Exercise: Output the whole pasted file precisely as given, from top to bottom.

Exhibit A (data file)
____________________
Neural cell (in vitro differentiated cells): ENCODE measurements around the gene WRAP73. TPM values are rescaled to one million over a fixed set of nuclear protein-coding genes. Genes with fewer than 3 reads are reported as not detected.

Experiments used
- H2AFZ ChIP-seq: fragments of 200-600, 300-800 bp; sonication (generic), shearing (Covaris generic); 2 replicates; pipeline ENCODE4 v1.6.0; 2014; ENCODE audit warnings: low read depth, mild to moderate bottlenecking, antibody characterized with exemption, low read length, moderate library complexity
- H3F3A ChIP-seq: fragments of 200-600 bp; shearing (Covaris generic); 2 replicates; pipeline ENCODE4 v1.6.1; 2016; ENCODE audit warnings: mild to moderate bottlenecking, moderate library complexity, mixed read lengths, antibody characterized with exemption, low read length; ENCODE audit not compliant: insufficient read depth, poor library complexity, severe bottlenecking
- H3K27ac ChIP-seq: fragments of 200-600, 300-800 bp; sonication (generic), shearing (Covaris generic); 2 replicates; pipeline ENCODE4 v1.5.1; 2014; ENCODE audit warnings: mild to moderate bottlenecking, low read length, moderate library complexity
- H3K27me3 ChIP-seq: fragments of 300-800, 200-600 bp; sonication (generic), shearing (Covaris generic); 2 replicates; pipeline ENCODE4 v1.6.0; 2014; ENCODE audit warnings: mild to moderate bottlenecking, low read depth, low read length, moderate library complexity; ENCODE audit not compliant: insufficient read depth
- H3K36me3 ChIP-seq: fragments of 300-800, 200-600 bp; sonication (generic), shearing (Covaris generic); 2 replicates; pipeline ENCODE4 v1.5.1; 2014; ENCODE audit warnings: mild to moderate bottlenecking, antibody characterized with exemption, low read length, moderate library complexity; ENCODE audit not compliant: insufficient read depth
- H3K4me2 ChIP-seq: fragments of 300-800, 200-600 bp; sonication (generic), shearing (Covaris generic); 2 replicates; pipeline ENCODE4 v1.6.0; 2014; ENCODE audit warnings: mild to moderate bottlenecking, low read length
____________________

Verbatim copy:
Neural cell (in vitro differentiated cells): ENCODE measurements around the gene WRAP73. TPM values are rescaled to one million over a fixed set of nuclear protein-coding genes. Genes with fewer than 3 reads are reported as not detected.

Experiments used
- H2AFZ ChIP-seq: fragments of 200-600, 300-800 bp; sonication (generic), shearing (Covaris generic); 2 replicates; pipeline ENCODE4 v1.6.0; 2014; ENCODE audit warnings: low read depth, mild to moderate bottlenecking, antibody characterized with exemption, low read length, moderate library complexity
- H3F3A ChIP-seq: fragments of 200-600 bp; shearing (Covaris generic); 2 replicates; pipeline ENCODE4 v1.6.1; 2016; ENCODE audit warnings: mild to moderate bottlenecking, moderate library complexity, mixed read lengths, antibody characterized with exemption, low read length; ENCODE audit not compliant: insufficient read depth, poor library complexity, severe bottlenecking
- H3K27ac ChIP-seq: fragments of 200-600, 300-800 bp; sonication (generic), shearing (Covaris generic); 2 replicates; pipeline ENCODE4 v1.5.1; 2014; ENCODE audit warnings: mild to moderate bottlenecking, low read length, moderate library complexity
- H3K27me3 ChIP-seq: fragments of 300-800, 200-600 bp; sonication (generic), shearing (Covaris generic); 2 replicates; pipeline ENCODE4 v1.6.0; 2014; ENCODE audit warnings: mild to moderate bottlenecking, low read depth, low read length, moderate library complexity; ENCODE audit not compliant: insufficient read depth
- H3K36me3 ChIP-seq: fragments of 300-800, 200-600 bp; sonication (generic), shearing (Covaris generic); 2 replicates; pipeline ENCODE4 v1.5.1; 2014; ENCODE audit warnings: mild to moderate bottlenecking, antibody characterized with exemption, low read length, moderate library complexity; ENCODE audit not compliant: insufficient read depth
- H3K4me2 ChIP-seq: fragments of 300-800, 200-600 bp; sonication (generic), shearing (Covaris generic); 2 replicates; pipeline ENCODE4 v1.6.0; 2014; ENCODE audit warnings: mild to moderate bottlenecking, low read length